Tuesday, April 03, 2007

It's that time of year again....

....I'm getting a whole bunch of emails from about-to-be grads (A direct quote from one of them: "That Real Life thing is so stressful....") and a bunch from last year's grads who have now settled into that Real Life and discovered that it wasn't quite so stressful, after all.

One of those grads, Colleen Evanson, is living in LA. She keeps in touch (I'm delighted to report) and she was emailing one day about what it was like to get a job after college. I asked her to write about it for the blog....thought you might want to hear it right from somebody who just lived it.

Here's her story (thanks, Colleen):

Once upon a time I was about to graduate college. I kept hearing about this “real world’ so much I had to fight not to roll my eyes every time someone wanted to welcome me into it.

My naïve self was convinced that it wouldn’t take me longer than a month to find a job. Imagine my confusion when I was told that I didn’t have enough experience. I felt like saying, “excuse me, but have you heard of ICTV? It’s kind of a big deal.”

However, it’s not all bad news in your future. In fact simply having gone to Ithaca College was how I got into many job interviews. The first big hurtle is getting the interview.

I moved to Los Angeles mostly because I did the LA Program so I had a bigger networking base. First thing to do is inform your contacts that you have graduated and plan to move out. You don’t have to jump right into asking about any jobs, rather see if they are willing to meet up. Try to allow the topic to come up naturally, make it more conversational. Even if you don’t think there is a job available they might know someone who is hiring. The industry can always appear to be big from the outside but once you start to network it is bizarrely small.

Most people will direct you to check out craig’s list or some other online forum. However, unless you hit that job post right away it’s useless. I found a lot more success by looking up specific people whose work I admired. I took full advantage of IMDB PRO’s 1month free trial to look up any and all movies or television shows I had some interest in. Every so often as I combed through the crew details I would find an email address or direct phone number. You honestly can’t go wrong sending out a concise email asking for any advice. In fact, I got a few job interviews for major network shows from it. Half the time these people are more willing to hear you out versus some receptionist at a production company.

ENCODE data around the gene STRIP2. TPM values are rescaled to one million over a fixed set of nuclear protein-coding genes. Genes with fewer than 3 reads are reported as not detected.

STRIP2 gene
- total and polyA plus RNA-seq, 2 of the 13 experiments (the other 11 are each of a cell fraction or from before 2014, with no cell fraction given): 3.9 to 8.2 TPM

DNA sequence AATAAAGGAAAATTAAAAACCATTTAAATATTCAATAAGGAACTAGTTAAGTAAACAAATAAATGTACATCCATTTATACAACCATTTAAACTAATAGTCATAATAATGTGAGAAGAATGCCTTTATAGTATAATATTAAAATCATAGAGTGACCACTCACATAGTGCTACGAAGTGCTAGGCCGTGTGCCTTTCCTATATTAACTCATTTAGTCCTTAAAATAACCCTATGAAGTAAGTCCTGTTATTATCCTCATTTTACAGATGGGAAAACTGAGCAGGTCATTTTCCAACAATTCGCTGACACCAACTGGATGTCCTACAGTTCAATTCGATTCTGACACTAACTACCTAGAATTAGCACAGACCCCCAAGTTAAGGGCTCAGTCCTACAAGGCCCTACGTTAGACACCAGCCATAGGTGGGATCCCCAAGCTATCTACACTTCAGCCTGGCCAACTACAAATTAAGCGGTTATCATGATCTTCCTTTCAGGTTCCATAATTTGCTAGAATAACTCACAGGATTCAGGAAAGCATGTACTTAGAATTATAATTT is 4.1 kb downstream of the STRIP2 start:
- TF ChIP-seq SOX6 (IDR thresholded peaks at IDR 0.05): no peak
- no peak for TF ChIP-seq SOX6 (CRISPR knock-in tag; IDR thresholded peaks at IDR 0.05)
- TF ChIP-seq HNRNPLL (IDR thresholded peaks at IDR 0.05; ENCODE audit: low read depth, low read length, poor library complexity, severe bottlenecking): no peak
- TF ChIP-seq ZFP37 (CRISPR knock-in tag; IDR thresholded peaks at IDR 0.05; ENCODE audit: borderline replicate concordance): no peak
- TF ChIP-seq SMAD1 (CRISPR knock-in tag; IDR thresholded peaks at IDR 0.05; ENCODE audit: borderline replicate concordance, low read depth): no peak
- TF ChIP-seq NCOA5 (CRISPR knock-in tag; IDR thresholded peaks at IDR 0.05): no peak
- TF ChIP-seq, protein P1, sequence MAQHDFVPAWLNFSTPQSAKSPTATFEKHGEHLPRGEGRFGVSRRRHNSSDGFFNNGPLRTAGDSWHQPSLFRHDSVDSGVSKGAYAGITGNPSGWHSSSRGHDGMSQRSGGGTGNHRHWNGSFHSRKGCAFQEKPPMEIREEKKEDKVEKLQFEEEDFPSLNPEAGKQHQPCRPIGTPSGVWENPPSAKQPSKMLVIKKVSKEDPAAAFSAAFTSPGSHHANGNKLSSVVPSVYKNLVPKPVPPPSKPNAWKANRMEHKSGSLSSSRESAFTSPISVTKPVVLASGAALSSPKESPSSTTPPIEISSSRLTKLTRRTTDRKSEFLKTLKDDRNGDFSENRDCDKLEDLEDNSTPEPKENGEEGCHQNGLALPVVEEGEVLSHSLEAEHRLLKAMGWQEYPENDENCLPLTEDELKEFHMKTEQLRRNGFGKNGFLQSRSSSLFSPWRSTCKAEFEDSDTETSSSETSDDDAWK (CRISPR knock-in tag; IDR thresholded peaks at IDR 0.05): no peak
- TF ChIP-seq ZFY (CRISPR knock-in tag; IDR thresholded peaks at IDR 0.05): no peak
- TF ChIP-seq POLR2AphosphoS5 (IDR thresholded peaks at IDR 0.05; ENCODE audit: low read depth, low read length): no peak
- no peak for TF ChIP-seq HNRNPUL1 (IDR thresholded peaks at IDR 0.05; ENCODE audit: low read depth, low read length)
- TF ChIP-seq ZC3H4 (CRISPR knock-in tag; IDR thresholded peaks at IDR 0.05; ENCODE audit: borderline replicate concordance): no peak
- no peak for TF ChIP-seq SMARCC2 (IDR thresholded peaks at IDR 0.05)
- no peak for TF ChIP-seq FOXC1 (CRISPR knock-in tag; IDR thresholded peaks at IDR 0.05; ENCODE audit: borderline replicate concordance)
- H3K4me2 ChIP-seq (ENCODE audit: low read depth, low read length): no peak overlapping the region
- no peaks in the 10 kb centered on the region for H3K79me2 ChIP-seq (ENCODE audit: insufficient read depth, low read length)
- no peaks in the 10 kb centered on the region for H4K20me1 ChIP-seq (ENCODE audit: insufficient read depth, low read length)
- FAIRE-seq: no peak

Another great resource is the IC Alumni network online. Most Ithaca people tend to help each other out because they remember what it’s like to try to get on your feet.

However the best thing I found was called the UTA list. It is a type of an insider job list. When you check in with previous internships or are networking with anyone in the business ask if they have access to it. At my current job I receive this list a few times a week and I send it to the ICLA Program office. It is where I got my current job.

Funny enough I was hired to replace an assistant to an independent producer who had graduated from Ithaca a few years ahead of me. She wanted to meet me mostly because of this.

It took me three and a half months to get a job. People say it usually takes about six months but even three felt like forever. There is a time when you will think you are crazy to take a PA job where you will be on your feet all day for little money but a month into unemployment you will jump at the chance.

Just remember any opportunity you get to work in the industry whether it’s another internship or a temp agency is a chance to be around professionals. Talk to everyone you can, make up some business cards, ask if people are looking for help. Even though I loved to be on set I realized only working production wasn’t for me. It is just as important to discover what you don’t want to do as it is finding your niche.

Most importantly don’t forget that this is the time in life when everyone is struggling to make rent and keep up with the bills. A time when we live cheap and buy futons that we cover with a sheet. Enjoy the fact that you are just starting instead of being overwhelmed by it.


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